What is IAVCEI?
IAVCEI stands for the International Association of Volcanology and Chemistry of the Earth's Interior. The Association represents the primary international focus for: (1) research in volcanology, (2) efforts to mitigate volcanic disasters, and (3) research into closely related disciplines, such as igneous geochemistry and petrology, geochronology, volcanogenic mineral deposits, and the physics of the generation and ascent of magmas in the upper mantle and crust.
IAVCEI is run by an Executive Committee whose membership changes every four years. The Executive determines policies for the Association, enacting them through a series of Commissions and TaskGroups. IAVCEI aims to be outward-looking, seeks relationships with other international scientific organisations, and participates in international scientific projects. It aims also to maintain a robust publishing policy, encouraging the presentation of high caliber, volcanological research results, mainly through its premier international journal the Bulletin of Volcanology.
Scope and Interdisciplinary nature of the IAVCEI
Volcanology over the last 25 years has increased greatly its status as a fundamental discipline in the earth sciences. Its concerns reach from the deep roots of volcanic systems where magma is generated in the Earth's mantle, to the upper atmosphere which was formed originally- and is still being modified - by volcanic eruptions. Furthermore, only part of the scientific interests of IAVCEI centres on active volcanism. Much of the work undertaken to understand volcanic processes is carried out on dormant or extinct volcanoes and in ancient volcanic areas. The earliest crust-forming processes on Earth were volcanic, and large portions of Archaean terrains- the greenstone belts-are entirely volcanic. A small, but dedicated part of the scientific community also studies volcanic processes on the Earth's Moon and on planets such as Mars and Venus.
Volcanoes are the result and surface expression of melting anomalies in the mantle-perhaps as deep as the core/mantle boundary where mantle plumes may originate-or in the lower crust. The magmas generated through partial melting rise towards the surface - a process that represents an important flux of mass and energy in planets. This flux passes through the lithosphere where it is accompanied by compositional and physical modification of themelts through partial crystallisation and reaction with the surrounding rocks. Magmas also interact with the hydrosphere (groundwater and seawater) before and during explosive eruptions. Furthermore, the volcanic rocks that underlie the ocean floor buffer the composition of seawater that circulates through the oceanic crust. Volatile elements are released where magmas approach the Earth's surface and during eruptions. The Earth's atmosphere, whose primeval origin is related to volcanic degassing, is modified still by this volatile release through volcanoes. Volcanic aerosols are the result of reaction and condensation of magmatic gases, in particular SO2 to form sulphuric-acid droplets in the stratosphere. Volcanic aerosols may affect climate significantly and thereby the biosphere.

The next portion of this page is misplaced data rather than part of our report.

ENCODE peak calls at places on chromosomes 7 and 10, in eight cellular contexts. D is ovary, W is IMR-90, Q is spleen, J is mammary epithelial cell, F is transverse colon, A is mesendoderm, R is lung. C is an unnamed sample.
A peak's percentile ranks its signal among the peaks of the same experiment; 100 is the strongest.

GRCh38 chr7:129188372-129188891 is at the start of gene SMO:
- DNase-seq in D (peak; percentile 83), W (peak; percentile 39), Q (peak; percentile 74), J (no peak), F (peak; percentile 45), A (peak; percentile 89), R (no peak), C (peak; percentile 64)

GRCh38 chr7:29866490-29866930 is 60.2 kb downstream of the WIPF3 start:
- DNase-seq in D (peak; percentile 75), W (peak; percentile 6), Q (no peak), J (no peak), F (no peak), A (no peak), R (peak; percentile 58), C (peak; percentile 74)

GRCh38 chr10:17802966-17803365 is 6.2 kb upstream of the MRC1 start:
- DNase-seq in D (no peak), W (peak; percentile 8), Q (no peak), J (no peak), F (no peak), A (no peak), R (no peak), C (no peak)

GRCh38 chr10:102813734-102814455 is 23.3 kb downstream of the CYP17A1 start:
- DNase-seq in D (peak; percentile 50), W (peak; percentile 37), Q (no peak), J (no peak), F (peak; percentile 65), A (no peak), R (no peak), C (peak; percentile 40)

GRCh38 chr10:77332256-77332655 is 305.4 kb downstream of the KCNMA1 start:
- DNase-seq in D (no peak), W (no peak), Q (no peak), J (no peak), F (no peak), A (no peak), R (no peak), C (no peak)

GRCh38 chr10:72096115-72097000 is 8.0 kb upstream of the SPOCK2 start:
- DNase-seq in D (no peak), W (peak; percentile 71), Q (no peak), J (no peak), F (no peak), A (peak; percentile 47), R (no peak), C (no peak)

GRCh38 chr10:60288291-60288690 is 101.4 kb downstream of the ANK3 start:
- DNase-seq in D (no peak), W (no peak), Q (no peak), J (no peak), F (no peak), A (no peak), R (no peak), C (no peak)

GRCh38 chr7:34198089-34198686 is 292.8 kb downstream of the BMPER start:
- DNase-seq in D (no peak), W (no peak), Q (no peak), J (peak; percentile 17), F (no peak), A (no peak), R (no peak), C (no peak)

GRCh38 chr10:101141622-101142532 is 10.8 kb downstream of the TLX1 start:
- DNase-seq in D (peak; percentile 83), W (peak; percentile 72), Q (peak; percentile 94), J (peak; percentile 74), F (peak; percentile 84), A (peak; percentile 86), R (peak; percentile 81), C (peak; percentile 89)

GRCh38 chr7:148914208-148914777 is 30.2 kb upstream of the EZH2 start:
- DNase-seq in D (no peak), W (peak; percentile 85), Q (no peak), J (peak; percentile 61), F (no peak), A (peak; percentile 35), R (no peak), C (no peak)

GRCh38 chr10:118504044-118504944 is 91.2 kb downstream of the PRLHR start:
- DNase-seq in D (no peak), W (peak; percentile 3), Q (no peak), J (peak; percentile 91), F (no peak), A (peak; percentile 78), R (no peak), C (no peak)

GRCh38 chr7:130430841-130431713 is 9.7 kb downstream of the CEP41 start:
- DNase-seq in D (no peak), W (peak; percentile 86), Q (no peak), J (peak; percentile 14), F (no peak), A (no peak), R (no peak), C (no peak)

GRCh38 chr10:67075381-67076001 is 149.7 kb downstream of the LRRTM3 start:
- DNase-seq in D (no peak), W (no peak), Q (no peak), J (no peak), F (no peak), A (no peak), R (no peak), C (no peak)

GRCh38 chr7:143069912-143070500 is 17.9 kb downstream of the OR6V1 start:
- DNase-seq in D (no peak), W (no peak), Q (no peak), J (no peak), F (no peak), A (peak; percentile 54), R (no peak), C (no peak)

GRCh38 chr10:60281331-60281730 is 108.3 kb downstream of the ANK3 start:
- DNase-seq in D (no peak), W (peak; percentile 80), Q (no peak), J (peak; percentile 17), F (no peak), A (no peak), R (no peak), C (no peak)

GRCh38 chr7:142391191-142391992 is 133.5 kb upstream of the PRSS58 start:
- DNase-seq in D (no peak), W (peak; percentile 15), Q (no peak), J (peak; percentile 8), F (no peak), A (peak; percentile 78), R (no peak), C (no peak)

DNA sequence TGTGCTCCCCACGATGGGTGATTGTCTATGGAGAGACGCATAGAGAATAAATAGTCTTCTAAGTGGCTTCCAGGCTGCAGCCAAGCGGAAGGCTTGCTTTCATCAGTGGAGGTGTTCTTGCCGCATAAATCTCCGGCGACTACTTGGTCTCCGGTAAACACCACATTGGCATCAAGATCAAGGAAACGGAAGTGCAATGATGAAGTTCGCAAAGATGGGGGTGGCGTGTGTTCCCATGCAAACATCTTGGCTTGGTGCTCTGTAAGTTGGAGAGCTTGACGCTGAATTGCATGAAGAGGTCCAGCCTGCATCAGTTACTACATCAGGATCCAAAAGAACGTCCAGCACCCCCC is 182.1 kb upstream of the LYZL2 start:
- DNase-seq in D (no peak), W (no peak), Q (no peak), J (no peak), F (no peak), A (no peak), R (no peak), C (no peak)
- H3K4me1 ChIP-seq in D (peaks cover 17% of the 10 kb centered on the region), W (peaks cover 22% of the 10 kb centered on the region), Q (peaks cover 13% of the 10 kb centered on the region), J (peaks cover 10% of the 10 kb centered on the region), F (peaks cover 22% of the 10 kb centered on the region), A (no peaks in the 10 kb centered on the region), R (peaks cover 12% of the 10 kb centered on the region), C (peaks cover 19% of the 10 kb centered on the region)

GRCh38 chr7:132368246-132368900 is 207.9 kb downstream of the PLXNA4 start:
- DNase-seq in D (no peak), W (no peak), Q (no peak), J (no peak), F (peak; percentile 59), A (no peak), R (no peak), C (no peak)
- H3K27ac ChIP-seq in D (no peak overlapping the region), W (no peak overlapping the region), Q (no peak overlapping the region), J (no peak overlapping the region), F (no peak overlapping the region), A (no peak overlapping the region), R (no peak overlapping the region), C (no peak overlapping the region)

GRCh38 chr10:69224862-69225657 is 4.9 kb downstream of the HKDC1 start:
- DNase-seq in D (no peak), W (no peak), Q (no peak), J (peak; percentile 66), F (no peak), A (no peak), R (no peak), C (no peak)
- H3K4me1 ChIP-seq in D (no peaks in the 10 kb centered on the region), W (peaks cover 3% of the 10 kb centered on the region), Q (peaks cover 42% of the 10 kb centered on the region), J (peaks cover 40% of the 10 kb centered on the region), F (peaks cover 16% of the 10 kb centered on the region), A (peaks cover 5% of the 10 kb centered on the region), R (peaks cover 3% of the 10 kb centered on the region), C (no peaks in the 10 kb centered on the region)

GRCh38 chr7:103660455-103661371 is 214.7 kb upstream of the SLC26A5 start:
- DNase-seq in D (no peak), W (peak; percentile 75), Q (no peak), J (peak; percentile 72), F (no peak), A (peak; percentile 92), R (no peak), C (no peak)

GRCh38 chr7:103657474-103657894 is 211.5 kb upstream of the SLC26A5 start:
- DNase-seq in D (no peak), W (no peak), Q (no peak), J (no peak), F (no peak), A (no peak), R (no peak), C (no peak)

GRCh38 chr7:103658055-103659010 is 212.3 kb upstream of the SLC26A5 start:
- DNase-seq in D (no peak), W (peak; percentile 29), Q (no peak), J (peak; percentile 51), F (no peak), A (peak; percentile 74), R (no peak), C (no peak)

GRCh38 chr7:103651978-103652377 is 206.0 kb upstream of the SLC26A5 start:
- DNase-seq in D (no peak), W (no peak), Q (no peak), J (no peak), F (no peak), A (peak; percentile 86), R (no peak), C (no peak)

The field of volcanology, then, is so broad that earth scientists from many disciplines must cooperate in studying and understanding volcanoes, and studies of volcanic systems and processes therefore overlap with the fields of interest of many IUGG Associations. This broad interdisciplinary aspect is characteristic of many IAVCEI endeavours and is the primary reason why IAVCEI belongs to IUGG and seeks cross-links with the other six Associations. Following is short list that is illustrative of some topics of common interest between IAVCEI and the other IUGG Associations:
International Association of Seismology and Physics of the Earth's Interior (IASPEI)
Physics and chemistry of magma generation. Volcano seismology.
International Association of Geodesy (IAG)
Ground deformation on volcanoes.
International Association of Hydrological Sciences (IAHS)
Volcanic lakes and groundwater on volcanoes. Phreatomagmatic and phreatic eruptions.
The role of fluids in Earth processes.
International Association of Geomagnetism and Aeronomy (IAGA)
Magnetic, gravity, and electrical methods for monitoring volcanic activity.
International Association of Meteorology and Atmospheric Sciences (IAMAS)
Impact of volcanic eruptions on the atmosphere, weather, and climate.
International Association of the Physical Sciences of the Ocean (IAPSO)
Submarine volcanic activity and its thermal and chemical impact on the oceans.